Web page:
Large Mecchia was the name given to these double-table wheels by Waikato Turnery in Hamilton. Like the saxony-style “ Small Mecchia” they have a distinctive bobbin-holder suspended under the table, but this is sometimes missing. The elaborate left leg, and the slope of the table (unusual in a double-table wheel) can, however, provide instant identification.

The original information that would have come with a Mecchia wheel can be downloaded here.

Mitzi wheels by Rappard of Dunedin were named for Maria (Mitzi) Rappard. They are very graceful, and smaller than many Norwegian style wheels. Each has an image on the treadle: this one has a tulip. Mitzi does not appear in Rappard catalogues till after 1981. In 1986 the price is $380.

The original information that would have come with a Mitzi wheel can be downloaded here.
More on Rappard and Rappard wheels

Reg Rudhall was a Christchurch maker in the 1960s. His wheels were previously attributed to Wing but we now know that Wing did not use the copper binding at the ends of the treadle bar and the horizontals from the upper table where they join the wheel post.

These bindings are characteristic of many but not all Rudhall wheels. The second wheel, shown at right, is securely attributed to Rudhall (it was passed down in the family) but has no metal bindings, and its turnings are different. Apparently Mr Rudhall also made upright wheels but one has not yet been identified with certainty.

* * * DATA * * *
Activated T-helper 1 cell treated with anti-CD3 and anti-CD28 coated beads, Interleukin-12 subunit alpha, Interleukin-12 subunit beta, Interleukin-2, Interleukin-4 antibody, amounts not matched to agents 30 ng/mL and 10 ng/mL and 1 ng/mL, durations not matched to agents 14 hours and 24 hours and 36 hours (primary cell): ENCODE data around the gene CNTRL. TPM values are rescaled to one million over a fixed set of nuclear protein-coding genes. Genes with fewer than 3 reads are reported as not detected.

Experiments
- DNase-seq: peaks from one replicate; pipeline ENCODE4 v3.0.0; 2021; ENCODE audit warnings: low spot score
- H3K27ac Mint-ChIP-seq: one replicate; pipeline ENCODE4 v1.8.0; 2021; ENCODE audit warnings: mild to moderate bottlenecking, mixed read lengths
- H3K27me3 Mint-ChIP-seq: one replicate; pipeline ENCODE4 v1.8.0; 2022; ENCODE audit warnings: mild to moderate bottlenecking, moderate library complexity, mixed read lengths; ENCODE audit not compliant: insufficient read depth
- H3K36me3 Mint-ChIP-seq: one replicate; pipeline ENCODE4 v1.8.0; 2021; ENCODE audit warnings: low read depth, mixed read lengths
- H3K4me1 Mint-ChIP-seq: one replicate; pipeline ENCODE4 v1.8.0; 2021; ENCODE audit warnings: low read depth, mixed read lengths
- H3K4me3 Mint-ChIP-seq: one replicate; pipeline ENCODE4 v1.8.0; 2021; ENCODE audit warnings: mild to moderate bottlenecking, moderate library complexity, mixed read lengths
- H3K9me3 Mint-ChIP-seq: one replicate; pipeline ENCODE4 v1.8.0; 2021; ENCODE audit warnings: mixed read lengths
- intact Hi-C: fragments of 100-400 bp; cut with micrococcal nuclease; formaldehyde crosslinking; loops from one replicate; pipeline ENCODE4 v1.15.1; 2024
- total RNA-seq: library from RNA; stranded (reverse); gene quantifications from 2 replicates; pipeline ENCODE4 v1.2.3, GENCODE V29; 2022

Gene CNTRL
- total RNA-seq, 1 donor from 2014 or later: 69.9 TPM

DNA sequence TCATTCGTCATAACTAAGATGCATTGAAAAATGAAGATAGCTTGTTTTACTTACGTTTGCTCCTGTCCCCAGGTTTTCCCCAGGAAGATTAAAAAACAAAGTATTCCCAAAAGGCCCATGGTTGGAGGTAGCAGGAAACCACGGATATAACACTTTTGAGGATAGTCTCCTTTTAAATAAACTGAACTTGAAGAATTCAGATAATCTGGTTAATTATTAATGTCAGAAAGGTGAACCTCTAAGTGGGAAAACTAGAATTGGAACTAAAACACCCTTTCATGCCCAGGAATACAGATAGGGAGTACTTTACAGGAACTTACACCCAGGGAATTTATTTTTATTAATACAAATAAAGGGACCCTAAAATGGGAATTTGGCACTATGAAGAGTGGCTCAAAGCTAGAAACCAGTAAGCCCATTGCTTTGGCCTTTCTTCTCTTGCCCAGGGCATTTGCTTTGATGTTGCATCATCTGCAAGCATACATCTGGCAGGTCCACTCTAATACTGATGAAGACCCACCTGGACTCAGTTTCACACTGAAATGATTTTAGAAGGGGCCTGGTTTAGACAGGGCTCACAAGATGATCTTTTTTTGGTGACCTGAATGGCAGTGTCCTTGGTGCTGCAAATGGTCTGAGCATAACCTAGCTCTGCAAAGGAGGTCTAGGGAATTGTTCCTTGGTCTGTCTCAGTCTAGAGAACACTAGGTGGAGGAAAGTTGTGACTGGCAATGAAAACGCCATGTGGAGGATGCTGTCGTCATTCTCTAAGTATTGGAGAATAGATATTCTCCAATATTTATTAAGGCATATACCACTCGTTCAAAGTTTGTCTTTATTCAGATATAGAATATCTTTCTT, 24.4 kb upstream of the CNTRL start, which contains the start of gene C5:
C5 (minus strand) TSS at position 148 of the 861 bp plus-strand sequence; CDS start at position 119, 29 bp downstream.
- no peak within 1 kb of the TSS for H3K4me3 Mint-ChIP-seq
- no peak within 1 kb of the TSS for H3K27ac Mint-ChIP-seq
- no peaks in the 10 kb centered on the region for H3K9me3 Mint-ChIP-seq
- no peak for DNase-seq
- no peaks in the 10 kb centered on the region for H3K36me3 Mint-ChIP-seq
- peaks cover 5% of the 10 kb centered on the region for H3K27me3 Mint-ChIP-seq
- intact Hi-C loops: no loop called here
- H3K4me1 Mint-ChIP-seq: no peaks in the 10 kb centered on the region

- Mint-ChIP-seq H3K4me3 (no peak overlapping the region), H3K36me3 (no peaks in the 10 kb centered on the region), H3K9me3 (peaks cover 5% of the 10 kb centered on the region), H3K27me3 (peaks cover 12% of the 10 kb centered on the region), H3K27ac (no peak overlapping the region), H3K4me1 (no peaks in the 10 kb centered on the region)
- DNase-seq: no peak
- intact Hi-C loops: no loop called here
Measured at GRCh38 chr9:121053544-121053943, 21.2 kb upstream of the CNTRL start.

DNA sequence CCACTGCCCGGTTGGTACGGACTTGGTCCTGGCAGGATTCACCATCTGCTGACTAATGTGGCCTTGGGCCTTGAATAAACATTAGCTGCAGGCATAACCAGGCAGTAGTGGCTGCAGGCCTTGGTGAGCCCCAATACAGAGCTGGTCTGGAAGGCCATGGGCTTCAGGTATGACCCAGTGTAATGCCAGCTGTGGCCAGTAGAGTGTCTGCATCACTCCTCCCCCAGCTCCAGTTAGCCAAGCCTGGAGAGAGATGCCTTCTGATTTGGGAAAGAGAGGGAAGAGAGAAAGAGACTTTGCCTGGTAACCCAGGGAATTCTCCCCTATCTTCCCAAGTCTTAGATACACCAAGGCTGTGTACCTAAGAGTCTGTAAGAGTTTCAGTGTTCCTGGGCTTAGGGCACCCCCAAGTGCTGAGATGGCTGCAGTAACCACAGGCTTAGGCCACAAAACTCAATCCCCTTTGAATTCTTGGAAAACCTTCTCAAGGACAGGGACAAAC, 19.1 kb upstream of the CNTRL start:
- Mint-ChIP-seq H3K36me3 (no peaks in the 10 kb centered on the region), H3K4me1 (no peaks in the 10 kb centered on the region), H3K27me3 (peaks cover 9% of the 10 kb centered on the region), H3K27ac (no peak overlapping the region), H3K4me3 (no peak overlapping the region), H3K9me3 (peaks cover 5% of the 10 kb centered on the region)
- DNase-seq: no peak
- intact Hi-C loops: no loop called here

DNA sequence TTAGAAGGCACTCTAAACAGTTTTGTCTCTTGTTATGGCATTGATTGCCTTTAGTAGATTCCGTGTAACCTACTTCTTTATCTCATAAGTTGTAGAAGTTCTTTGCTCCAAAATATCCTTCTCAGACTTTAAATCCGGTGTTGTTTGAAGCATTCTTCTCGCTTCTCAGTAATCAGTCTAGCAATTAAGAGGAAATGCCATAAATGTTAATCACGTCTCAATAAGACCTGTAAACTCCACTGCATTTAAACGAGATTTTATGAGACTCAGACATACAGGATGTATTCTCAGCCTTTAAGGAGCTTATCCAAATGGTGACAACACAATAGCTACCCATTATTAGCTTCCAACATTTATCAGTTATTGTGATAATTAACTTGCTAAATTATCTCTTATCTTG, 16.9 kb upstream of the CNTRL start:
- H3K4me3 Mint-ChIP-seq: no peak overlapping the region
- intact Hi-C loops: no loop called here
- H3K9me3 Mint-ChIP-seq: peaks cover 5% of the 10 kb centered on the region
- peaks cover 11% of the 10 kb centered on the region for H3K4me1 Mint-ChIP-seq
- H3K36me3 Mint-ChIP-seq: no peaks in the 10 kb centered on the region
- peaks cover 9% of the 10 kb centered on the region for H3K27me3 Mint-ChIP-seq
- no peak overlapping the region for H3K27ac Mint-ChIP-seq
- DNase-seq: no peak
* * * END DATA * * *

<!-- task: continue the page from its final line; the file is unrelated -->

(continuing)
More on Rudhall, Colthart and Wing Wheels

Charlie Tyler of Korokoro near Wellington had at least one norwegian style among the eight basic ones he made: this particular model can be distinguished by the unusual shape of the upper table, though each individual wheel was slightly different. This wheel’s name is Ariana, and it was made in 1970. He also made saxony and upright wheels.
More on Charlie Tyler and his wheels

Sidney Wing of Redcliffs, Christchurch, made norwegian-style wheels as well as a popular little upright model. Several wheels formerly attributed to Wing are now thought to have been made by Rudhall, because of their copper bindings at the ends of the treadle bar. The bobbin-holder, which can be swung out for plying, is a distinguishing feature of Wing and many Rudhall wheels. Sometimes it is missing but the rod on which it pivoted remains.

The detail photos show how a little metal flap is lifted to allow the back end of the spindle to slide backwards, so that the flyer can be removed for bobbin changing.
More on Wing, Colthart and Rudhall


Woodcraft Industries (not to be confused with other users of the name “Woodcraft”) was a small company run by Harry Rees at Spring Grove, Wakefield (near Nelson). Mr Rees was a skilled wood turner, who said he liked to make things that were useful and not just pretty.

In the 1970s he made a number of these, copies of the English Dryad wheel with some modifications. Some were pine (like the one pictured) and some mahogany. He also made an upright, called the Adam. All his wheels have a distinctive turned ball in the centre of each leg. Some of the later ones have a brass flyer.